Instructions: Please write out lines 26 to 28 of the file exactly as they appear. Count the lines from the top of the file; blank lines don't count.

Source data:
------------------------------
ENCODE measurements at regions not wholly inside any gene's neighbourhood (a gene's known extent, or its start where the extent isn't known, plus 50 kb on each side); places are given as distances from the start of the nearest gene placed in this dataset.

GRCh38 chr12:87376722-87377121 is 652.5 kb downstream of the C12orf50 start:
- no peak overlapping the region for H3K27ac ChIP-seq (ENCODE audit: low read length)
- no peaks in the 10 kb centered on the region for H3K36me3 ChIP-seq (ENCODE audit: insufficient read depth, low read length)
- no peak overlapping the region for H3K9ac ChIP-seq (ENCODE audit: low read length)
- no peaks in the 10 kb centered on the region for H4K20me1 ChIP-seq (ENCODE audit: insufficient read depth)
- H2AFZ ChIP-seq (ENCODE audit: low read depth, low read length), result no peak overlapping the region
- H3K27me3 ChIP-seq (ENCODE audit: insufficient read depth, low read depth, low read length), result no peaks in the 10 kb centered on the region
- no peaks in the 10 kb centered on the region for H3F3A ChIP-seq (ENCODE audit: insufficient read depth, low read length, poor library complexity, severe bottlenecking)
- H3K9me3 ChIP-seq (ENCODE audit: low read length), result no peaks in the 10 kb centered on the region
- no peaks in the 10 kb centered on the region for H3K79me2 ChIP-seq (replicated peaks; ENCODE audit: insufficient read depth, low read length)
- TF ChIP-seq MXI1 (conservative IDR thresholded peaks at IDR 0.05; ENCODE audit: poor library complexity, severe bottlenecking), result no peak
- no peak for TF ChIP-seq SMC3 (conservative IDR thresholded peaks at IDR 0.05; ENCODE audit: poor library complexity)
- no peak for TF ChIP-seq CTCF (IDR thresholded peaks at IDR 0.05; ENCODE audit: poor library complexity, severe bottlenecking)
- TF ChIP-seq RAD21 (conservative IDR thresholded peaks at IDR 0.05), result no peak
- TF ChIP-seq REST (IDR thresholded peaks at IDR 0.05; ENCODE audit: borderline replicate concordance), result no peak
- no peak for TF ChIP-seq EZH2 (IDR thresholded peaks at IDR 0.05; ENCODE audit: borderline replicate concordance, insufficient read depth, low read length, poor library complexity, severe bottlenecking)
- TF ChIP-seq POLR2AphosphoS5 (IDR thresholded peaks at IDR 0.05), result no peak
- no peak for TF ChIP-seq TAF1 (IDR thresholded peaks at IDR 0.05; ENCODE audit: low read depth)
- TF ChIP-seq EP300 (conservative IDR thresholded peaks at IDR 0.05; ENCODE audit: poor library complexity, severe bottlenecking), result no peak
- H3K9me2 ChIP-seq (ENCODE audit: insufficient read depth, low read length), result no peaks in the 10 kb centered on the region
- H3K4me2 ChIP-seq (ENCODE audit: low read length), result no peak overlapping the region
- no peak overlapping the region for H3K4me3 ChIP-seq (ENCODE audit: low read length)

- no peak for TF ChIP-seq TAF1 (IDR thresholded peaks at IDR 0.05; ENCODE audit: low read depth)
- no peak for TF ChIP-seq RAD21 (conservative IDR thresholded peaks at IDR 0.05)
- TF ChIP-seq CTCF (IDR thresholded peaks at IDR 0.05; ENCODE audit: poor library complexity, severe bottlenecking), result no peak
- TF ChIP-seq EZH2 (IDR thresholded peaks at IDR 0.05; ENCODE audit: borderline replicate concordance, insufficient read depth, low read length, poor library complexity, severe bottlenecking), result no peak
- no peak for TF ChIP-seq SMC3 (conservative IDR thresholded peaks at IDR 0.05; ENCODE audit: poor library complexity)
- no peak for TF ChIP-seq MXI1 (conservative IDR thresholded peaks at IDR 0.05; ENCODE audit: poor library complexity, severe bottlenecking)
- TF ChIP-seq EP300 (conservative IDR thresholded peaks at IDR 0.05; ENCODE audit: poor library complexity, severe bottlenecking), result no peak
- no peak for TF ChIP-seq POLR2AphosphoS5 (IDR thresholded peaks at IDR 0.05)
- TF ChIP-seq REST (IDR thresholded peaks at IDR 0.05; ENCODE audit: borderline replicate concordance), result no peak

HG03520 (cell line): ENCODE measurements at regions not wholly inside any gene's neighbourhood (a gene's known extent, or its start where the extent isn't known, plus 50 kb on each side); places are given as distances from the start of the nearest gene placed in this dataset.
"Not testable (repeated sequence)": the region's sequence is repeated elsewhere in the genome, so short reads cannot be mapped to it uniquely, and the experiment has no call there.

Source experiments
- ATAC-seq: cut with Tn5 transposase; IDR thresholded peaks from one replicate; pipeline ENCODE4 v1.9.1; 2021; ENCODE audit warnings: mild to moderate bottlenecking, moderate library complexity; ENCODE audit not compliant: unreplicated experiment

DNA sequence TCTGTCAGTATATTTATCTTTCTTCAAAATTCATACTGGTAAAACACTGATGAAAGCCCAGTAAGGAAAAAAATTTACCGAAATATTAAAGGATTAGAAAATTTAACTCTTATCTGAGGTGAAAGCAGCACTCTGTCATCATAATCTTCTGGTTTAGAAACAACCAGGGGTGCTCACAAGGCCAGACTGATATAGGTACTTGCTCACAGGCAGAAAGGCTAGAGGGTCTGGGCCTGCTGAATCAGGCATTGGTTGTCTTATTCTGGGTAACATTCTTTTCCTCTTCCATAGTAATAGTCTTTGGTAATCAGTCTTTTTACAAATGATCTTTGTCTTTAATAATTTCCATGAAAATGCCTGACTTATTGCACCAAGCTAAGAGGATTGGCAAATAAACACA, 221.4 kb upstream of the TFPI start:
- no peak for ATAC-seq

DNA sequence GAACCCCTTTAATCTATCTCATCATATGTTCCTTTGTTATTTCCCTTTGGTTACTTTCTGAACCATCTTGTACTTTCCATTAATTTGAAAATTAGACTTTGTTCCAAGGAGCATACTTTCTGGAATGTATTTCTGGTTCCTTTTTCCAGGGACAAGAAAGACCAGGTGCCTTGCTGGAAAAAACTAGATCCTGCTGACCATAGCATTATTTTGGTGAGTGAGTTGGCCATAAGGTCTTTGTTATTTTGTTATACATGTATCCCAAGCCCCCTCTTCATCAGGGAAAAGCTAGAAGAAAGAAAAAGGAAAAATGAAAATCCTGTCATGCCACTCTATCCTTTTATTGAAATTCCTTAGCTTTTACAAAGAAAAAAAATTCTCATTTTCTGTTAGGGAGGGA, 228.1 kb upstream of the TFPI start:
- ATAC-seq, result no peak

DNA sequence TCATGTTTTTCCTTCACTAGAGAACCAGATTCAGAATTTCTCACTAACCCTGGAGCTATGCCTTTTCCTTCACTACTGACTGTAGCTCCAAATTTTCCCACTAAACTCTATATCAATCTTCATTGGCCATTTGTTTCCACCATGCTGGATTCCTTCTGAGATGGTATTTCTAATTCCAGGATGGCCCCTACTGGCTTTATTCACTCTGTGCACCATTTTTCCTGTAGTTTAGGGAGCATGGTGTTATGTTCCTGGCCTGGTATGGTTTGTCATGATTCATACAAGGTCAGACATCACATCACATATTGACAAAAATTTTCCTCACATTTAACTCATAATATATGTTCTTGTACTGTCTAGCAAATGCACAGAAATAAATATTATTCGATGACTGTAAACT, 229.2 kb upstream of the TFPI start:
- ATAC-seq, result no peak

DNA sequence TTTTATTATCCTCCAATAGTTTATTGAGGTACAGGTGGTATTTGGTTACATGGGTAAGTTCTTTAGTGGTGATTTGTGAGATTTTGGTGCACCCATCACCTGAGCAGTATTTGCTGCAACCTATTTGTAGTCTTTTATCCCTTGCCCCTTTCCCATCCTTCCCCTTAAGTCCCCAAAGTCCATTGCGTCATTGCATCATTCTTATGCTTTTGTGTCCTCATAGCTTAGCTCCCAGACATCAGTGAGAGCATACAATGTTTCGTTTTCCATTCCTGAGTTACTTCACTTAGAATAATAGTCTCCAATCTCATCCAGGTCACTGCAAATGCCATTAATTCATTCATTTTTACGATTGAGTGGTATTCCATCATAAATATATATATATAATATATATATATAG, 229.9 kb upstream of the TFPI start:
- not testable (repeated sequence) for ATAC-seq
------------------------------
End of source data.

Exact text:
- TF ChIP-seq CTCF (IDR thresholded peaks at IDR 0.05; ENCODE audit: poor library complexity, severe bottlenecking), result no peak
- TF ChIP-seq EZH2 (IDR thresholded peaks at IDR 0.05; ENCODE audit: borderline replicate concordance, insufficient read depth, low read length, poor library complexity, severe bottlenecking), result no peak
- no peak for TF ChIP-seq SMC3 (conservative IDR thresholded peaks at IDR 0.05; ENCODE audit: poor library complexity)